Heart disease and depression are both serious and prevalent conditions; mounting evidence infers that they are connected. Depression has been shown to increase the likelihood of developing heart disease later in life. A new study looks in depth at this relationship.
An estimated 6.7% of American adults suffered one or more major depressive episodes in 2014.
Additionally, around 1 in 4 deaths in the US is attributed to some form of heart disease.
Depression and heart disease are not only incredibly common, they also appear to be intrinsically linked.
After a heart attack or heart failure, some individuals who have never been troubled by depression can find themselves under its spell.
Conversely, people who have suffered from depression seem more likely to develop heart problems later in life.
A new study, carried out at the Intermountain Medical Center Heart Institute in Salt Lake City, UT, investigates this relationship further.
Researcher Heidi May, PhD, a cardiovascular epidemiologist, wanted to examine whether treating depression reduces the chances of developing heart disease.
An additional question that May set out to answer was whether brief encounters with depression still have the ability to increase the risk of heart problems further down the line.
To investigate these questions, May delved into data from Intermountain Healthcare’s depression registry, containing information from more than 100,000 patients. This information source proved essential for the success of the research, as May explains: “There’s little publicly available data about this question.”
From the database, the team used data from the 7,550 patients who had filled in at least two depression questionnaires over the course of 2 years. The individuals were then divided into four groups: never depressed, no longer depressed, remained depressed and became depressed.
The patients were followed to observe whether they later developed cardiovascular problems including stroke, heart attack or heart failure.
The results showed that individuals who were no longer depressed had similar rates of heart disease as those who had never been depressed (4.6% and 4.8%, respectively). However, in the group of individuals who had become depressed during the study or remained depressed, the rates of cardiac disease were higher (6% and 6.4%, respectively).
In other words, treatment for depression resulted in a decreased level of cardiovascular risk that was roughly equivalent to someone who did not have depression.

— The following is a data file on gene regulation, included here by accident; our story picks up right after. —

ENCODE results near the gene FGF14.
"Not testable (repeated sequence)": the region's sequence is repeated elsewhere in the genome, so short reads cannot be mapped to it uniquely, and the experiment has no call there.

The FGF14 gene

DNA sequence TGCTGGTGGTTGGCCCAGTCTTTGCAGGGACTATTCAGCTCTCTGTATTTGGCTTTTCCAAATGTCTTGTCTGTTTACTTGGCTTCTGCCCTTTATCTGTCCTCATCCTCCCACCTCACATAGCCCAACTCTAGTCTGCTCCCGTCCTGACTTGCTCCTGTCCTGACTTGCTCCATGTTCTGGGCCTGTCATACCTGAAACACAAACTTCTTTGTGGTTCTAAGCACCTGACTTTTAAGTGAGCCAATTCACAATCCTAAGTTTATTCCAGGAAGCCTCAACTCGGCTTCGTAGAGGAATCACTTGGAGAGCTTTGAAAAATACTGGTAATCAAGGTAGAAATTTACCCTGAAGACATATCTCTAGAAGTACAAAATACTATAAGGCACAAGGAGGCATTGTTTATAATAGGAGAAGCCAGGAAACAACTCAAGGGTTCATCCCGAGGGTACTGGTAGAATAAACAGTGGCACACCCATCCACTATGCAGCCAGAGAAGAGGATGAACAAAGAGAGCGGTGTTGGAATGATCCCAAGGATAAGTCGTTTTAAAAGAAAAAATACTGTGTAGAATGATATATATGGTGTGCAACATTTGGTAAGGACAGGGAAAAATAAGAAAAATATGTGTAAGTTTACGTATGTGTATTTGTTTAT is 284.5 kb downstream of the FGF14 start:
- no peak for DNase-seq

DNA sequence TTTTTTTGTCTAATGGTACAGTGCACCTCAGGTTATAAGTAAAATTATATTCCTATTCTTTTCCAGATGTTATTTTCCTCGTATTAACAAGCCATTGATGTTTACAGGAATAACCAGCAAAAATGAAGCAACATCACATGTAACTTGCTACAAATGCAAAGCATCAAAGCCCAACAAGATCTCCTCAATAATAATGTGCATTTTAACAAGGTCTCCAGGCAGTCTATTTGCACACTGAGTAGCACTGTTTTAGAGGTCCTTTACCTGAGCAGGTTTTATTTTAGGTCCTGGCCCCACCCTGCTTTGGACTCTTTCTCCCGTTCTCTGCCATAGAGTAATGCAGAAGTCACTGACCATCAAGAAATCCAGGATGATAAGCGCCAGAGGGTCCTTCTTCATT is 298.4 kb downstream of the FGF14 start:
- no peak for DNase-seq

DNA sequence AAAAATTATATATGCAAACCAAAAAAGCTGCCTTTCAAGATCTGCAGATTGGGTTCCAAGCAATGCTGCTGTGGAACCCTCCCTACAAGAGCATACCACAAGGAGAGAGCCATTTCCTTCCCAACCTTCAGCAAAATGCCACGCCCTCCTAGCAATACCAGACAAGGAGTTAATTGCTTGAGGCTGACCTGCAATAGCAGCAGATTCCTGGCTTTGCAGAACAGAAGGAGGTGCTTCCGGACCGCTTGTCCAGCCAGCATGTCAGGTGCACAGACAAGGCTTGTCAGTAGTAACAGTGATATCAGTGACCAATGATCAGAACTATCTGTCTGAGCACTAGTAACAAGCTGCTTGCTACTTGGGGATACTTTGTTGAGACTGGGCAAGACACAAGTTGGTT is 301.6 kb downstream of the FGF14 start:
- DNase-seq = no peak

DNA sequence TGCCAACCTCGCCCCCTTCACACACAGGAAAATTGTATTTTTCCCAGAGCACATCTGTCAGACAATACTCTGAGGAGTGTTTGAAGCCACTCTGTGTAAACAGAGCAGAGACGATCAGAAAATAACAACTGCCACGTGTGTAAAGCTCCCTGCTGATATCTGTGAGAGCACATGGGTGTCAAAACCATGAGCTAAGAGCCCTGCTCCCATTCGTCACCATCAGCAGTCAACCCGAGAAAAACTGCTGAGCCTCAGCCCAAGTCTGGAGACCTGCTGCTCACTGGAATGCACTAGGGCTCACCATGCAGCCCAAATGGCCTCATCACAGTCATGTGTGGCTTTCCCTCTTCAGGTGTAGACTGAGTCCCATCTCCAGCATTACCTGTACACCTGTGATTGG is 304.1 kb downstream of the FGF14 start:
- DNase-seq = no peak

May summarizes the results as follows:
“Our study shows that prompt, effective treatment of depression appears to improve the risk of poor heart health.”
Past research has shown that depression increases the chances of cardiovascular health issues in the long-term but, as May explains, “knowing that alleviating the symptoms of depression reduces a person’s risk of heart disease in the short term, too, can help care providers and patients commit more fully to treating the symptoms of depression.”
The findings will be presented at the 2016 American College of Cardiology Scientific Sessions in Chicago, IL, on April 2nd.
May hopes to continue research in this field. She notes that the results of the current study are observational, and full clinical trials will be necessary to investigate the interplay between depression and heart disease further.
There is a swarm of potentially confounding variables that must be studied and controlled before solid conclusions can be drawn. For instance, individuals with depression are more likely to be obese; according to the Centers for Disease Control and Prevention (CDC), 43% of depressed adults are obese.
Of course, obesity comes with its own range of related cardiac issues. Lack of exercise is another factor that can increase the risk of heart disease and obesity, and also increase the chances of depression. The web between these factors will be no mean feat to unfurl.
Once these factors have been controlled for, and the results are in, the best methods of treating depression will still need to be discussed. Certain antidepressant medications can, themselves, cause changes in weight. The story certainly is a complex one.
Medical News Today recently covered research investigating whether depression and bipolar disease might raise heart disease risk in teens.